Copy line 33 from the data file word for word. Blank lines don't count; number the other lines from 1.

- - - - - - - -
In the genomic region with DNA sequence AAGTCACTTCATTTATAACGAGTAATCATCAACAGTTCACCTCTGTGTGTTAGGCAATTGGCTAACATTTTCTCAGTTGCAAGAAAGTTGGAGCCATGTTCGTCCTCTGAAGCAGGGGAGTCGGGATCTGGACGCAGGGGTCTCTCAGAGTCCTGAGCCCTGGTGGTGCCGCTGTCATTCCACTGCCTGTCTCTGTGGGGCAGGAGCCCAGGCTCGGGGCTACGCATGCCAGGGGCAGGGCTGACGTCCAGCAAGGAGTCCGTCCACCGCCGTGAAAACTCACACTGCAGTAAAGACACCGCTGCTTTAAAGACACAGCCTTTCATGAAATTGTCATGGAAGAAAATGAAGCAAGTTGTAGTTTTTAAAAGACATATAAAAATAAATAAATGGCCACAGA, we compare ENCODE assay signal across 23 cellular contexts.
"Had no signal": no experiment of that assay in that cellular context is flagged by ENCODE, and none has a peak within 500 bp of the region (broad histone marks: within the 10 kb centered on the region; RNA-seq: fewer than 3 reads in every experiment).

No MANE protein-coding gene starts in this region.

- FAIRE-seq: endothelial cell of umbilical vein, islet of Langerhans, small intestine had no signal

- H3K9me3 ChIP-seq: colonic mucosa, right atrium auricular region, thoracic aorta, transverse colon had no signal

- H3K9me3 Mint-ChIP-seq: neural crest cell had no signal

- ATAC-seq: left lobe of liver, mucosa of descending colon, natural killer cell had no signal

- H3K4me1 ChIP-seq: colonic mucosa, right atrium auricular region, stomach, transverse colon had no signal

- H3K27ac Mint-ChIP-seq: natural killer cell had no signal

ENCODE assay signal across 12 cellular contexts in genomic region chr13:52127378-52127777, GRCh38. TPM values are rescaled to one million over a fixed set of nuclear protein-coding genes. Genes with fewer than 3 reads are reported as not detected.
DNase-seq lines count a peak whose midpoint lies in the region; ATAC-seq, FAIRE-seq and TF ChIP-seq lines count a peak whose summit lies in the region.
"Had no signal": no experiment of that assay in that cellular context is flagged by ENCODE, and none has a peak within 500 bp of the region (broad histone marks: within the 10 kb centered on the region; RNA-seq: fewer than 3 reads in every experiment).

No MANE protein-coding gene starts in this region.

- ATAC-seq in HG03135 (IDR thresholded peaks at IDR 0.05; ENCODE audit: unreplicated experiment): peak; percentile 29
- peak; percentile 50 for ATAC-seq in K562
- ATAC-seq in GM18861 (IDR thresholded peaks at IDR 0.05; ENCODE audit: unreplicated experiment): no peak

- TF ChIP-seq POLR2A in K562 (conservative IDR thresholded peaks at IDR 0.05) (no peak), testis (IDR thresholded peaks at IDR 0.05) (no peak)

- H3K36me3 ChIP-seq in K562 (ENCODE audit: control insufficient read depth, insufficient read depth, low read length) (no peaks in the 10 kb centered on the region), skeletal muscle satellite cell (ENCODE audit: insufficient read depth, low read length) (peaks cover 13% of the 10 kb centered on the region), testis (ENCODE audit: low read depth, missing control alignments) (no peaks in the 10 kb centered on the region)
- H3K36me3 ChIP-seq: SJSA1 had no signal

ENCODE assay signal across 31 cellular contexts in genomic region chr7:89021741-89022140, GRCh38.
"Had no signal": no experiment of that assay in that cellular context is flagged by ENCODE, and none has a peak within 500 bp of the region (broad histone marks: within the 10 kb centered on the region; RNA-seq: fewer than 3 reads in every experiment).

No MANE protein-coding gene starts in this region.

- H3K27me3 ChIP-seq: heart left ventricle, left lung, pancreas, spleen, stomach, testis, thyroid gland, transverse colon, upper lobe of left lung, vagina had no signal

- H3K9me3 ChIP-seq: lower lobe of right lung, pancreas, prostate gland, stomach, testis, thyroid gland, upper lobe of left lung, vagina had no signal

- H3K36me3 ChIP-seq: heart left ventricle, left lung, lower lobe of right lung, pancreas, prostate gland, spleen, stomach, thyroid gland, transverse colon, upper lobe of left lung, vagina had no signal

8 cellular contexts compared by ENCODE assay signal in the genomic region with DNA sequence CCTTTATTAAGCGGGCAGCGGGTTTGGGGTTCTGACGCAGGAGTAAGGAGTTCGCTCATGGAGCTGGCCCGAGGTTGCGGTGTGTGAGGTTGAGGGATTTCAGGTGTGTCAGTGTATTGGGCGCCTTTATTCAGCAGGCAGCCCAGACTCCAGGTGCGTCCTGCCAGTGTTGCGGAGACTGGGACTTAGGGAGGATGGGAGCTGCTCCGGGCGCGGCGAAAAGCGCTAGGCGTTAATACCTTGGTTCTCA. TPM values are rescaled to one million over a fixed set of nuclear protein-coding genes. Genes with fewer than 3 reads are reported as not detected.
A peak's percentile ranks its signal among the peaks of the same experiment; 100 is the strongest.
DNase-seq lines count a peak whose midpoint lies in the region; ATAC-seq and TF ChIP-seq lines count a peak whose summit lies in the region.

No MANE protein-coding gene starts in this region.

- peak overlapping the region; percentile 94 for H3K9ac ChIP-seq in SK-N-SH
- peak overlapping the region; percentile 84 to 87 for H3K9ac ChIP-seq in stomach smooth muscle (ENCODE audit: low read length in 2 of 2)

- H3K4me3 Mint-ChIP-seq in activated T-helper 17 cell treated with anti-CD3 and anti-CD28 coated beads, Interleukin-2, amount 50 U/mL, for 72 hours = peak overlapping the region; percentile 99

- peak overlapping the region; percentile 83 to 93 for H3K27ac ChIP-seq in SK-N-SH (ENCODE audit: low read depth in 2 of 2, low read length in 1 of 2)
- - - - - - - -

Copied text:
- peak overlapping the region; percentile 83 to 93 for H3K27ac ChIP-seq in SK-N-SH (ENCODE audit: low read depth in 2 of 2, low read length in 1 of 2)